Deeming Abandonment Of Trademarks

Upon examination of the Trade Marks Rules, it is evident that non-compliance with certain rules by an applicant, opponent, or other parties results in the deeming of their motion as abandoned. For instance, Rule 45 mandates a two-month period to submit evidence in support of opposition, and non-compliance leads to abandonment of the opposition. However, the Trade Marks Act presents a different picture, replacing party-centric regulatory focus with Registrar-centric empowerment. Sections 131 and 132 of the Act grant the Registrar the authority to grant extensions beyond the initial period of limitation, even if the application has been deemed abandoned. This power extends to all deadlines not explicitly provided for in the Act, thereby providing the Registrar with significant discretion to dilute the provisions for deeming abandonment in the Rules.

The judiciary has consistently affirmed that the Trade Marks Act supersedes the Trade Marks Rules in interpretation. This was highlighted in the case of Hastimal Jain Trading vs. Registrar of Trade Marks and Ors. where the Delhi High Court held that the procedural requirements in the Rules are not strictly mandatory and are subject to the discretion of the Registrar, as stipulated in the 1958 Act. The Court's decision partly overturned an earlier ruling in Hindustan Embroidery Mill vs. Hernia E. Mill, where the Court had maintained that the Registrar cannot revive an abandoned action through the legal fiction of abandonment.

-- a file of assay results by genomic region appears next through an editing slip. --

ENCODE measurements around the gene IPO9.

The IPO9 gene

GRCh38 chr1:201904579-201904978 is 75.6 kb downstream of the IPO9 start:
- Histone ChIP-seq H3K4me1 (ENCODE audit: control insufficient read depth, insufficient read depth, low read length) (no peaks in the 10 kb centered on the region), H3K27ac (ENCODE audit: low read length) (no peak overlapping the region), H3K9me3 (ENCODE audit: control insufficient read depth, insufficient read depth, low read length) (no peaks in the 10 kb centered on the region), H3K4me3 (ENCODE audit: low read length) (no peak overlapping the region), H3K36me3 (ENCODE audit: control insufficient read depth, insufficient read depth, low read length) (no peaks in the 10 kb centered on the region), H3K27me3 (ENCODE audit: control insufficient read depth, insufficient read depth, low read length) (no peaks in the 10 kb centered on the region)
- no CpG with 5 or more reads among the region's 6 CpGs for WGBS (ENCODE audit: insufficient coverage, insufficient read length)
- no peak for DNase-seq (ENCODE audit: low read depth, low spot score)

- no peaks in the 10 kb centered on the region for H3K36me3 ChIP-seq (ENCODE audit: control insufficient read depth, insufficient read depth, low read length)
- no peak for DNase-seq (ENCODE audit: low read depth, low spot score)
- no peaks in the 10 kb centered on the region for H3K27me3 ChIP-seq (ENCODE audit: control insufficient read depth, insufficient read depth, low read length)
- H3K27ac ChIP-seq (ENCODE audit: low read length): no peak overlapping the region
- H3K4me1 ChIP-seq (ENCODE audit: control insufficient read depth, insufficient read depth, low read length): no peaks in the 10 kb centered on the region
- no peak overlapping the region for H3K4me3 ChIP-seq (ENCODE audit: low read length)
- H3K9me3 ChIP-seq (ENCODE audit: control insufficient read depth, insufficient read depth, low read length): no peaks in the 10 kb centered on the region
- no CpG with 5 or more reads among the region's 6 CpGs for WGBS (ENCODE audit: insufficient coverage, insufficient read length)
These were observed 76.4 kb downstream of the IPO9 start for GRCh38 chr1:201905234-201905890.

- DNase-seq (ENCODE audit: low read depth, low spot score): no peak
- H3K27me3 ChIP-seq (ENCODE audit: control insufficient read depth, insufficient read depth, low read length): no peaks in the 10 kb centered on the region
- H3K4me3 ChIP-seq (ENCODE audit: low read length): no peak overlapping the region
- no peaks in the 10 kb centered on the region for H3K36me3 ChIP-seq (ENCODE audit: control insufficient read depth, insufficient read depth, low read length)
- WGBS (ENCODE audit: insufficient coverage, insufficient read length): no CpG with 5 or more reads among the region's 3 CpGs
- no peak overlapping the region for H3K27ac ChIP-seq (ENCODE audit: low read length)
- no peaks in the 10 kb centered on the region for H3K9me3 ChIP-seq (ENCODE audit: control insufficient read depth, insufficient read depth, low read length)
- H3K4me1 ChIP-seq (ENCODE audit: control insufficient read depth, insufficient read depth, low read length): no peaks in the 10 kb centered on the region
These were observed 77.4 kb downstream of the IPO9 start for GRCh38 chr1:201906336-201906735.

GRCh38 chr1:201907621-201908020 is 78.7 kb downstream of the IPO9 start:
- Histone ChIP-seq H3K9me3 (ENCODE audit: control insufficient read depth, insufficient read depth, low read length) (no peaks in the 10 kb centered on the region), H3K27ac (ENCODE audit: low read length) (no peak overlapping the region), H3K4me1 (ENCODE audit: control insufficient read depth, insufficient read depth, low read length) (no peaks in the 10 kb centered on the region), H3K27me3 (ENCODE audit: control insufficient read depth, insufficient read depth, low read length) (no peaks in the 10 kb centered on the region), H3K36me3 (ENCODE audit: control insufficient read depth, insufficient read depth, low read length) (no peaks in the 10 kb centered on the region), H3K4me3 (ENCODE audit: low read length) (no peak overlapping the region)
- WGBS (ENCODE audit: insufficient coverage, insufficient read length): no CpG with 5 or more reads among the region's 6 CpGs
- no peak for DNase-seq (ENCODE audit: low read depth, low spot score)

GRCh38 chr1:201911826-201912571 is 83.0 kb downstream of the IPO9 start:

In the case of Sahil Kohli v. Registrar of Trade Marks, the IPAB addressed the issue under the current legislative framework and acknowledged that the power of the Registrar has significantly diminished under the Trade Marks Rules. However, the IPAB also noted that the parent legislation, i.e. Section 131 of the Trade Marks Act, would supersede the Rules and allow for the Registrar to grant extensions beyond the prescribed time limit. This ruling effectively overturned the decision in Sunrider Corporation v. Hindustan Lever Limited and Ors., where the Delhi High Court had held that the Registrar's discretion was limited by the time period specified in the then-applicable 2002 Rules, which were aimed at reducing delays in the registration process.

Thus, it appears that Section 131 has been the key element influencing the judiciary's interpretation of the abandonment legislative framework. The Delhi High Court reaffirmed this in a recent case, Kaira District Cooperative Milk Producers Union Ltd. & Anr. vs. Registrar of Trademarks & Ors., stating that the Registrar possesses the power to extend timelines under Section 131, but this authority should be used justly and equitably. Although this caution is desirable, it lacks practical usefulness. The continued depiction of Section 131 as a paramount provision suggests disregard for the successive amendments to the Trade Marks Rules, which imposed considerable rigidity.